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Kirk Hammett Talks About Metallica and Lou Reed’s ‘Lulu,’ Cliff Burton, and Not Playing Lead Guitar

Kirk Hammett Talks About Metallica and Lou Reed’s ‘Lulu,’ Cliff Burton, and Not Playing Lead Guitar

Metallica and Lou Reed are releasing their collaborative album, Lulu, today. The album tells the tale of a girl, Lulu, who falls from her place in high society into prostitution and other questionable activities—she even has a run-in with Jack the Ripper. Reed took the concept from a pair of plays by 20th Century German playwright Frank Wedekind, and the music he and Metallica play is just as dramatic, full of plodding guitars, Reed’s spoken-word recitations, and lots of strings. Below, Kirk Hammett talks about how meeting Reed at the Rock and Roll Hall of Fame 25th anniversary concert led Metallica into making an album that forced them outside of their comfort zone. For more on the making of Lulu, check out the November/December issue of Revolver, available on newsstands everywhere and online here.

REVOLVER Was Lou Reed influential on Metallica, musically, prior to this?
That’s a very, very interesting question because the person who turned me onto the Velvet Underground was Cliff Burton. He would listen to the Velvet Underground. He started listening to the Velvet Underground on the Ride the Lightning tour, and him and I shared a room. So we would take turns playing DJ and throwing on various stuff. And he would always throw on the same stuff. He would always throw on Misfits [laughs], Lynyrd Skynyrd, the Velvet Underground, the Dictators, and Creedence Clearwater Revival. Having said that, I’ve always been a huge Velvet Underground fan, ever since Cliff turned me onto them.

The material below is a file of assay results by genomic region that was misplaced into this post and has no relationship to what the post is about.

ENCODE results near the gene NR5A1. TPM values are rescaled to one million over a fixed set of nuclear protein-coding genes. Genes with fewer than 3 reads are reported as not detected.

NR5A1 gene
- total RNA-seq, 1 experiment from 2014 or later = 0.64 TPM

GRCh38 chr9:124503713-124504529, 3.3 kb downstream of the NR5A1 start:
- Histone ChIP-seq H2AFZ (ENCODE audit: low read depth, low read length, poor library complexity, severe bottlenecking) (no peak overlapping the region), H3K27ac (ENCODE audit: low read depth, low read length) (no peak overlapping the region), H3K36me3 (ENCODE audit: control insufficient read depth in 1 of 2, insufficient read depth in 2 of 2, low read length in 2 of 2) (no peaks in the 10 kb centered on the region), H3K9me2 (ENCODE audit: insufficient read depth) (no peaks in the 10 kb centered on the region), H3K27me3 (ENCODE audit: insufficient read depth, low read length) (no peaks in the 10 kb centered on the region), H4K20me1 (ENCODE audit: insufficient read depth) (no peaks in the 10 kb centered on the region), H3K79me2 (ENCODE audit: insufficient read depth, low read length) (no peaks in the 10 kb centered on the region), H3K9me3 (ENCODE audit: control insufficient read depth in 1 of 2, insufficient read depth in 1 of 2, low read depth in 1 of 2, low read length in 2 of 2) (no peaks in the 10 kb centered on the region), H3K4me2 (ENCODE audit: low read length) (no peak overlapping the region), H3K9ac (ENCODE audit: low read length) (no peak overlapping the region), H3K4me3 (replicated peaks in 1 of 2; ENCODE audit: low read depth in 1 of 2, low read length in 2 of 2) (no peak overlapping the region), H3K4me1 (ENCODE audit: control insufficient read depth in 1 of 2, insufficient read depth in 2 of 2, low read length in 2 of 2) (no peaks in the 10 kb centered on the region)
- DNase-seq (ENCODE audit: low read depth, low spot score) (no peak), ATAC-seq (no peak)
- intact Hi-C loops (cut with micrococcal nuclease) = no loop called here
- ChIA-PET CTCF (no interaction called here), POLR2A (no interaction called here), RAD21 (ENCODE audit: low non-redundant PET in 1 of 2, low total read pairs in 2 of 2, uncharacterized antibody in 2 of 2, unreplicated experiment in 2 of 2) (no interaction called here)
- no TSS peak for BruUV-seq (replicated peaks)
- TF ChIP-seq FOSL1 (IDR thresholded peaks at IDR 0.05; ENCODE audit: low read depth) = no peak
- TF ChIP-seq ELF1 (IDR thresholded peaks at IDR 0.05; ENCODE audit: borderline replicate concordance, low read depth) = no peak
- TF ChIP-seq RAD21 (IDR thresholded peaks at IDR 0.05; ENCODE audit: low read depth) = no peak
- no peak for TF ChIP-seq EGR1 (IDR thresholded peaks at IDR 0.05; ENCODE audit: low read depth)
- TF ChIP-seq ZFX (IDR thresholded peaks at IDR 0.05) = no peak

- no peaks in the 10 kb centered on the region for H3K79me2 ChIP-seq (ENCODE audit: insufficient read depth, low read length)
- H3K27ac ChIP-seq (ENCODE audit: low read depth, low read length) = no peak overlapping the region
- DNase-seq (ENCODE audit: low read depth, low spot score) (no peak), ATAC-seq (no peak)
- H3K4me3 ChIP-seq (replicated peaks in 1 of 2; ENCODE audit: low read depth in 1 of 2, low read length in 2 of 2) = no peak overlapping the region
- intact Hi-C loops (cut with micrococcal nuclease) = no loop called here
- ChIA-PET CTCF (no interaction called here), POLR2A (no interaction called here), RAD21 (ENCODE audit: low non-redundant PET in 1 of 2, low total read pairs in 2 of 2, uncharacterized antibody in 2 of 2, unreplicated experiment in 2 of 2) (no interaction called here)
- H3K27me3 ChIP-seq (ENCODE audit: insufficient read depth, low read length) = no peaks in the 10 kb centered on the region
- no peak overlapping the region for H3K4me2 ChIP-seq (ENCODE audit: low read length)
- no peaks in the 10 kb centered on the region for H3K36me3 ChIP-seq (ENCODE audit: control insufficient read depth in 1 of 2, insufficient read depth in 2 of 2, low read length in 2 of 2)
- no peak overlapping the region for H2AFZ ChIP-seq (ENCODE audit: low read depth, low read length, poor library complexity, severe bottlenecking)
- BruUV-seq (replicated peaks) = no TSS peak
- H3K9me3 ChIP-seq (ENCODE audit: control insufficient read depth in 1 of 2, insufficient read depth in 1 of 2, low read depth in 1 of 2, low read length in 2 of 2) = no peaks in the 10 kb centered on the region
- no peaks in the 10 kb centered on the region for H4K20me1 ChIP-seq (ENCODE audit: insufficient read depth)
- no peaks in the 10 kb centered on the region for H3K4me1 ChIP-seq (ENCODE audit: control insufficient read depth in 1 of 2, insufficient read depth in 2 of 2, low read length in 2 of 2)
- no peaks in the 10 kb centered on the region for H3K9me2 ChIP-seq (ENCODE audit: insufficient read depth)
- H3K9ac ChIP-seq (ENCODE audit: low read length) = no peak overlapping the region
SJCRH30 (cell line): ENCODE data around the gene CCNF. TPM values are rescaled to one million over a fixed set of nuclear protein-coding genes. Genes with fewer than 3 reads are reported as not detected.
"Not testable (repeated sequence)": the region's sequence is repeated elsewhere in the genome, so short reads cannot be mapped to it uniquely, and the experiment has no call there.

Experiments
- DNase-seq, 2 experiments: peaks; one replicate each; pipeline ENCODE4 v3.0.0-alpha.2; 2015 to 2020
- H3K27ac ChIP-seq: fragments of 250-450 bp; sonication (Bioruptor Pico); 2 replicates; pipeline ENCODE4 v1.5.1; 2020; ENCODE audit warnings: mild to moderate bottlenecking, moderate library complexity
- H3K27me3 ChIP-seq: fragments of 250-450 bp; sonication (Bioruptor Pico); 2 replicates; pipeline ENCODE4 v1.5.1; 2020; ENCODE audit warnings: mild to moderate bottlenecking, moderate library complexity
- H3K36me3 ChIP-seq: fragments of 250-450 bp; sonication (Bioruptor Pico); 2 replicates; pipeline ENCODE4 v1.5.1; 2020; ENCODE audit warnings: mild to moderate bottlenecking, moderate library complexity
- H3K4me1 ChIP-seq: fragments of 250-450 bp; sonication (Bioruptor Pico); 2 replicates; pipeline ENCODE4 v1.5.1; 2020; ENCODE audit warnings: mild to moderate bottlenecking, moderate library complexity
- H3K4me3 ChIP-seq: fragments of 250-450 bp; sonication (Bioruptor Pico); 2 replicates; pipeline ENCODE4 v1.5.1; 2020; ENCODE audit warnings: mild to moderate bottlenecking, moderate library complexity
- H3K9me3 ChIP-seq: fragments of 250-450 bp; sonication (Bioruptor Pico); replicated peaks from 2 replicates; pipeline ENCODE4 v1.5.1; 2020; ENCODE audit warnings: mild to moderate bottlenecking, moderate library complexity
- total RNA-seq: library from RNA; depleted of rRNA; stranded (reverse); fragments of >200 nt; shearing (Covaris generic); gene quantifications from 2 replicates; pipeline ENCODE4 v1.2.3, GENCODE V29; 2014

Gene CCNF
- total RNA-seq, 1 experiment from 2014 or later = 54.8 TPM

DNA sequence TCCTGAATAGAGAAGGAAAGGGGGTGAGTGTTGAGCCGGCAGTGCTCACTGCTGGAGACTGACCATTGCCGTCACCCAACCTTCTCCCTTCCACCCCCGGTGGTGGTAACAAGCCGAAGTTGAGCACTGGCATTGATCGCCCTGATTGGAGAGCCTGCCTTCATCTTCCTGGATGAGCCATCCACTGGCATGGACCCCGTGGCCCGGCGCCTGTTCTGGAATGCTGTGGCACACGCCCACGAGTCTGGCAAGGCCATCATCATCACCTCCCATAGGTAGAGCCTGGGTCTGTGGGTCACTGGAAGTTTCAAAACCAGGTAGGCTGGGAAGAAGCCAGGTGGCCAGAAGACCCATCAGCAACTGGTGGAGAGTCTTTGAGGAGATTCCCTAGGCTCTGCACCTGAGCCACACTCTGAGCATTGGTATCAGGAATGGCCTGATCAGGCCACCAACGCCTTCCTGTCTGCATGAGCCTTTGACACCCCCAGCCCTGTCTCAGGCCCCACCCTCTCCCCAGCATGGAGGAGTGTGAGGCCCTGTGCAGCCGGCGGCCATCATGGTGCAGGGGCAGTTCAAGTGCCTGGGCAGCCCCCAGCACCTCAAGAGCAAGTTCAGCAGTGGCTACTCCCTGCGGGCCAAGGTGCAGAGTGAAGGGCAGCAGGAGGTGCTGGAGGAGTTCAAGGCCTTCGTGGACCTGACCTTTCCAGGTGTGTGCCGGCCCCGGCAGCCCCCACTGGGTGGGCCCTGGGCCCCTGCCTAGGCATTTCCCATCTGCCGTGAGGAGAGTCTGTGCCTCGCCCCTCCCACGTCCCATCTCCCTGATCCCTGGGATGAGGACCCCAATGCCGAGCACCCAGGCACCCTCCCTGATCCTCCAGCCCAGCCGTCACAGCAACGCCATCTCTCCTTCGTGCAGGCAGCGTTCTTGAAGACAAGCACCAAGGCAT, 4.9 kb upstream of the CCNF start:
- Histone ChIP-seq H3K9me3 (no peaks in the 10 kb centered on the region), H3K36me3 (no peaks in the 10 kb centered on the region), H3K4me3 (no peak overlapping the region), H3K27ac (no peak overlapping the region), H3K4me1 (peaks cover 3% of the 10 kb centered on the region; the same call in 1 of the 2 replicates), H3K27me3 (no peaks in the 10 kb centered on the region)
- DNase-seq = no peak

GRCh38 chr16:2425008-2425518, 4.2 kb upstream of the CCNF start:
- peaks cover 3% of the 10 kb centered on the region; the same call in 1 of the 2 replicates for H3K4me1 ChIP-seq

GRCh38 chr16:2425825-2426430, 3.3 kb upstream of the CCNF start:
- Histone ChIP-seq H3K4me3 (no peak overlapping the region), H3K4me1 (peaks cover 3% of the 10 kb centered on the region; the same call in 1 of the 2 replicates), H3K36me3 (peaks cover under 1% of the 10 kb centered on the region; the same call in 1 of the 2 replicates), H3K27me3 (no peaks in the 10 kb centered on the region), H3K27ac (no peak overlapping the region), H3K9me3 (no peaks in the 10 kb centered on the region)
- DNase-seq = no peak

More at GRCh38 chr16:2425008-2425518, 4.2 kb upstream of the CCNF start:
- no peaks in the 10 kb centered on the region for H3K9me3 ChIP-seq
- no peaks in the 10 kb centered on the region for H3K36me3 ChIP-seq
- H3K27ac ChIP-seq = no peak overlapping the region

You have to really, really understand the Velvet Underground in context to really truly appreciate what they did. They were writing songs, and Lou was writing lyrics that there was no precedent for that before them. To me, that earns the utmost respect, because you can almost say that about Metallica. Before us there was no precedent for what we did. In that regard, sure, a huge influence. They’re outsiders, the Velvet Underground, in much the same way Metallica were outsiders back then, and still to a certain extent are now. So come on [laughs] Lou is the original punk. He truly is the original punk. He explored that whole punk attitude. It’s in Metallica now, because we share a little bit of that punk ethic. We always did and we still kind of do now, I would say. Our fuck-it-all sort of attitude. [Laughs]

It’s interesting that, 25 years after his passing, Cliff is still affecting what you do.
You know, you’re absolutely right. I actually never gave it that much thought or looked at it like that. But yeah, he still is affecting us and he is still having an influence over us, which is pretty amazing.

Lou Reed is known for being…difficult. Were you nervous about working with him?
Yeah, because he has a reputation for being a grouchy kind of guy, but he couldn’t be a nicer kind of fellow. It’s really remarkable because he has a really similar attitudes about things that we do. He has a bit of sarcasm to his personality, which is exactly how we function. We function on sarcasm. [Laughs] I was just with Lou, like, 15 minutes ago and I said, “Lou, you’re one of us. Are we one of you?” And it’s just one of those situations where it’s incredible how well we get on. We get on that well musically and it’s just amazing to me.

When did you feel a connection with him?
Once we started playing, he was just like, “Oh, my God. This is great! This is what I’ve wanted to hear all my life.” He was just basically saying that the day we rehearsed with him for the Rock and Roll Hall of Fame. And that’s what led to, “Oh, we should make an album.” And we all kind of unanimously agreed: Yes, we should make an album. And that’s pretty much how things started. It was really actually very cool.